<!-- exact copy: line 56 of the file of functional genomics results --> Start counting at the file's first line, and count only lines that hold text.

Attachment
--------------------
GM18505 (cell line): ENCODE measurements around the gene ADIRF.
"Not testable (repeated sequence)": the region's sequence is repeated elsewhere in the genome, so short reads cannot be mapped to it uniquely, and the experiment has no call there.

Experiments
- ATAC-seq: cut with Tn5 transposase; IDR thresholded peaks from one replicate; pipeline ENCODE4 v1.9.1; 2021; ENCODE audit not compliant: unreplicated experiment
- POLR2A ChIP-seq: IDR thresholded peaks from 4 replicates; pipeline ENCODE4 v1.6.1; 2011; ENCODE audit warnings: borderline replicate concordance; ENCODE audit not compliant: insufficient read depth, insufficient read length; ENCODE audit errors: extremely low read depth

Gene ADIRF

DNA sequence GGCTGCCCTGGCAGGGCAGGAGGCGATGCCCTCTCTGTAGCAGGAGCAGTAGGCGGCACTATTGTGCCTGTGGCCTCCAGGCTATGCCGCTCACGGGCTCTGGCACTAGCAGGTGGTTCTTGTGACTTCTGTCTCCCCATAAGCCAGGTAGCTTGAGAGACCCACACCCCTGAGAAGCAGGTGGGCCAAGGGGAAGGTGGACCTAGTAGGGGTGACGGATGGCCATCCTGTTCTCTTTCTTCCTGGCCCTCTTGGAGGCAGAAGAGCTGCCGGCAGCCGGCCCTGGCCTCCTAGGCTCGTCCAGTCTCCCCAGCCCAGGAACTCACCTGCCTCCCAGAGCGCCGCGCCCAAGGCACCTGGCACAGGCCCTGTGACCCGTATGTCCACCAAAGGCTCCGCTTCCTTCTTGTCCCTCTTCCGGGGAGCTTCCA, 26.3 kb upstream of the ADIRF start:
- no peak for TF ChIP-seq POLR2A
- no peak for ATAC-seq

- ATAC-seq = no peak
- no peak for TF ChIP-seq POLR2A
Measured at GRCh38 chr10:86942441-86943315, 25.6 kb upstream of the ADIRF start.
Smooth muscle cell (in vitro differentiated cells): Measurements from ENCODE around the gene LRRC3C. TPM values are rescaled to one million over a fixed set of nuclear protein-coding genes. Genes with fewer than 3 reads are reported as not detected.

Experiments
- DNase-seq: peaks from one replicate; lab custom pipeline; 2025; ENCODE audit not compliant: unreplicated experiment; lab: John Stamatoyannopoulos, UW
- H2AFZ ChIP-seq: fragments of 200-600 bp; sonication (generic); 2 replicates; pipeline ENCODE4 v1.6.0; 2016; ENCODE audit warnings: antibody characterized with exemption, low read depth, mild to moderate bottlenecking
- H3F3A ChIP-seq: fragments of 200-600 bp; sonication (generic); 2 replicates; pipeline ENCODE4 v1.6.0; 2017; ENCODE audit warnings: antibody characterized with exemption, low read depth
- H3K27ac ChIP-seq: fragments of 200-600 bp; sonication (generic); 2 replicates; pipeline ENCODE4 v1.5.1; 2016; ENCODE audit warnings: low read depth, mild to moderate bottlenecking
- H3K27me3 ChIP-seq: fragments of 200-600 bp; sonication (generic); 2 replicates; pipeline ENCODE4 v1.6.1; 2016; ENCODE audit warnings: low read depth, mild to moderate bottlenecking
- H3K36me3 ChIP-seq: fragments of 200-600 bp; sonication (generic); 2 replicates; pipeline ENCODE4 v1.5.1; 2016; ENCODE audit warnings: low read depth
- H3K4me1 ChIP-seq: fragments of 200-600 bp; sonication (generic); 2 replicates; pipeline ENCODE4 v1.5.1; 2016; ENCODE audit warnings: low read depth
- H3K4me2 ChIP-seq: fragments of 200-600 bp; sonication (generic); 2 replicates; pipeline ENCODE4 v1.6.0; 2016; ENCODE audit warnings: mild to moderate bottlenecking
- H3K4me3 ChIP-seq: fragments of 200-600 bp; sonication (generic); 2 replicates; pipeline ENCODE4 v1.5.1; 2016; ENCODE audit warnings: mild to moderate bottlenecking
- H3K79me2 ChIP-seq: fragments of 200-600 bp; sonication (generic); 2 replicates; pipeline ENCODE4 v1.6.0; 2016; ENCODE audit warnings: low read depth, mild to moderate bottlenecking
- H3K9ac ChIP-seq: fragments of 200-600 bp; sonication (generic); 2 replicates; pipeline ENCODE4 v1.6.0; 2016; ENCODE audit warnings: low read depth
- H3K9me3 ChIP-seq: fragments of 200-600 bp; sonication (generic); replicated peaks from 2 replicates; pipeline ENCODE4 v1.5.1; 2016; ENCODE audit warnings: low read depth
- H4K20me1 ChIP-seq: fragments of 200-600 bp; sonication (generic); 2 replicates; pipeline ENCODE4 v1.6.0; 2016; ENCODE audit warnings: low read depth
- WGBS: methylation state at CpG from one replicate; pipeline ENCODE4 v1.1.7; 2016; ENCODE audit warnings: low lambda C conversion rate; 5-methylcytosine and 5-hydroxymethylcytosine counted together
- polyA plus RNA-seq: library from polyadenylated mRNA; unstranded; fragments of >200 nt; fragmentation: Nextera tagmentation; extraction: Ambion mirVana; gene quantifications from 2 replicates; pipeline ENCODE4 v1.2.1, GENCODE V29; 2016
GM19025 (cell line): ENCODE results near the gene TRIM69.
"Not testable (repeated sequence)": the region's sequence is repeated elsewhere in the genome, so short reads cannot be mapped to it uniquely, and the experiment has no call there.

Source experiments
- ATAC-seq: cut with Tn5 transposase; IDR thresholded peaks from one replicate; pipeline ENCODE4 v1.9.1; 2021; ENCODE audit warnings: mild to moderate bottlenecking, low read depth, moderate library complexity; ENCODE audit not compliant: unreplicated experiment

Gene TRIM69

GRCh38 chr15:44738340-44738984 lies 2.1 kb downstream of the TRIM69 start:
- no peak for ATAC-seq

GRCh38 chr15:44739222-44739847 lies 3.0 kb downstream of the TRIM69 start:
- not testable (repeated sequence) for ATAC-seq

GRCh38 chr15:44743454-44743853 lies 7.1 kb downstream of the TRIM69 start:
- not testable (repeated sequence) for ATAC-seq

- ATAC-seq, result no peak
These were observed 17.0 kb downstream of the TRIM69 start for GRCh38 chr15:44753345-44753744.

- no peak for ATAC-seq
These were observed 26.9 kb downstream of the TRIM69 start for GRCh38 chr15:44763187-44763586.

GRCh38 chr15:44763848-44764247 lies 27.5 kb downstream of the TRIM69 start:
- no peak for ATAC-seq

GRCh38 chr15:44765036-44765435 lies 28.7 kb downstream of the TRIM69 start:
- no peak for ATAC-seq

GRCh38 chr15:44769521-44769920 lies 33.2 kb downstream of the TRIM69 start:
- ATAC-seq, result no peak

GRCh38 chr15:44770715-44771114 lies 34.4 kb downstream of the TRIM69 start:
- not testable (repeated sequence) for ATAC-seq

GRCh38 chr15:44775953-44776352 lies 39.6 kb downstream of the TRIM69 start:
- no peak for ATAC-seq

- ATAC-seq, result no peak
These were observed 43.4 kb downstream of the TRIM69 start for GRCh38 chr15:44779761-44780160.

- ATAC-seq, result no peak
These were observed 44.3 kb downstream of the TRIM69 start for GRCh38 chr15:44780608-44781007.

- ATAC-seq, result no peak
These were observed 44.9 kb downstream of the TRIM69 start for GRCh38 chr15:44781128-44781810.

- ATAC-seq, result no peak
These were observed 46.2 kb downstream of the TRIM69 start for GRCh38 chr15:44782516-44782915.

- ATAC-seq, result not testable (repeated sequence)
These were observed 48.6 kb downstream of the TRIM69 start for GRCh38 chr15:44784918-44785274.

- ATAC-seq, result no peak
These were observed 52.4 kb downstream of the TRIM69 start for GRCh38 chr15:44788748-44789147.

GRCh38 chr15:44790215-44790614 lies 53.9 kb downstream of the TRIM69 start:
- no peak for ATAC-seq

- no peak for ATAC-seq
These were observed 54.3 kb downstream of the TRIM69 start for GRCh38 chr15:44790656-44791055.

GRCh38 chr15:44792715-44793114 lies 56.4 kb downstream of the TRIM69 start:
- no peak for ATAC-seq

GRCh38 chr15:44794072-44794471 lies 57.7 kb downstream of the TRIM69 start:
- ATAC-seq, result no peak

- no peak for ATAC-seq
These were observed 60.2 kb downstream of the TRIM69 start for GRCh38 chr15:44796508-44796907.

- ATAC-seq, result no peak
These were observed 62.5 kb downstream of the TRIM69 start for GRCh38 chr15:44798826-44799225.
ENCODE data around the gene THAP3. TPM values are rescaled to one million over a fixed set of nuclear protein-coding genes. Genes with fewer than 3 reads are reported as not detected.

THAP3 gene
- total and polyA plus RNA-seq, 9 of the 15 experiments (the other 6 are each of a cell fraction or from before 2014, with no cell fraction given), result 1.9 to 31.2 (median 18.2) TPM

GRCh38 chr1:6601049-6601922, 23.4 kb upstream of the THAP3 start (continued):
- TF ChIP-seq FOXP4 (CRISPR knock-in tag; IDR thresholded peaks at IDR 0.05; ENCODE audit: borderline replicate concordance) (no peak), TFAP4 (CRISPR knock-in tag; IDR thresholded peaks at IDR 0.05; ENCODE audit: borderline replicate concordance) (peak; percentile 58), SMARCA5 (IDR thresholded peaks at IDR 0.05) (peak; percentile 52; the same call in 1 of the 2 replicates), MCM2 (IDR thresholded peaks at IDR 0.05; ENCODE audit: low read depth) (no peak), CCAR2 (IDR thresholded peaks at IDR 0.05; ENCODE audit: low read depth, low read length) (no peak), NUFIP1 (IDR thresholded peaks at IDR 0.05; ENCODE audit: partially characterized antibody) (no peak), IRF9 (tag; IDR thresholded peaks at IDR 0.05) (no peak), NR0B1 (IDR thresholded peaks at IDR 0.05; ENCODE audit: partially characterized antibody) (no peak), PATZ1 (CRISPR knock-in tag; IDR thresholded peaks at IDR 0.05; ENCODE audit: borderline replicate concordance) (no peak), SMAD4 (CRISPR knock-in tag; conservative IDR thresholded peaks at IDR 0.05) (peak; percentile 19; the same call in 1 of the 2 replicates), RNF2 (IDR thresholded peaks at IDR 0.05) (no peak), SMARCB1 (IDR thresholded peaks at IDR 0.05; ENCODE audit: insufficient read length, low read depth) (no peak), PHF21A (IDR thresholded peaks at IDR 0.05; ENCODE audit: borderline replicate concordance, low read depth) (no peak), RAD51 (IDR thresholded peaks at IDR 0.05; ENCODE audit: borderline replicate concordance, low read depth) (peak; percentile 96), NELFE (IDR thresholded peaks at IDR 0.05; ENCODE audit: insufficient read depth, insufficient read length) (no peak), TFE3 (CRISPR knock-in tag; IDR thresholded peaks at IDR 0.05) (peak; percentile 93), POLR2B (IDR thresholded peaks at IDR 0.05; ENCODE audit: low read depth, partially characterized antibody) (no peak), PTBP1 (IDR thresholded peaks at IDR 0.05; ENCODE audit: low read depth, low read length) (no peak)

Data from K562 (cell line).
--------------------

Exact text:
These were observed 43.4 kb downstream of the TRIM69 start for GRCh38 chr15:44779761-44780160.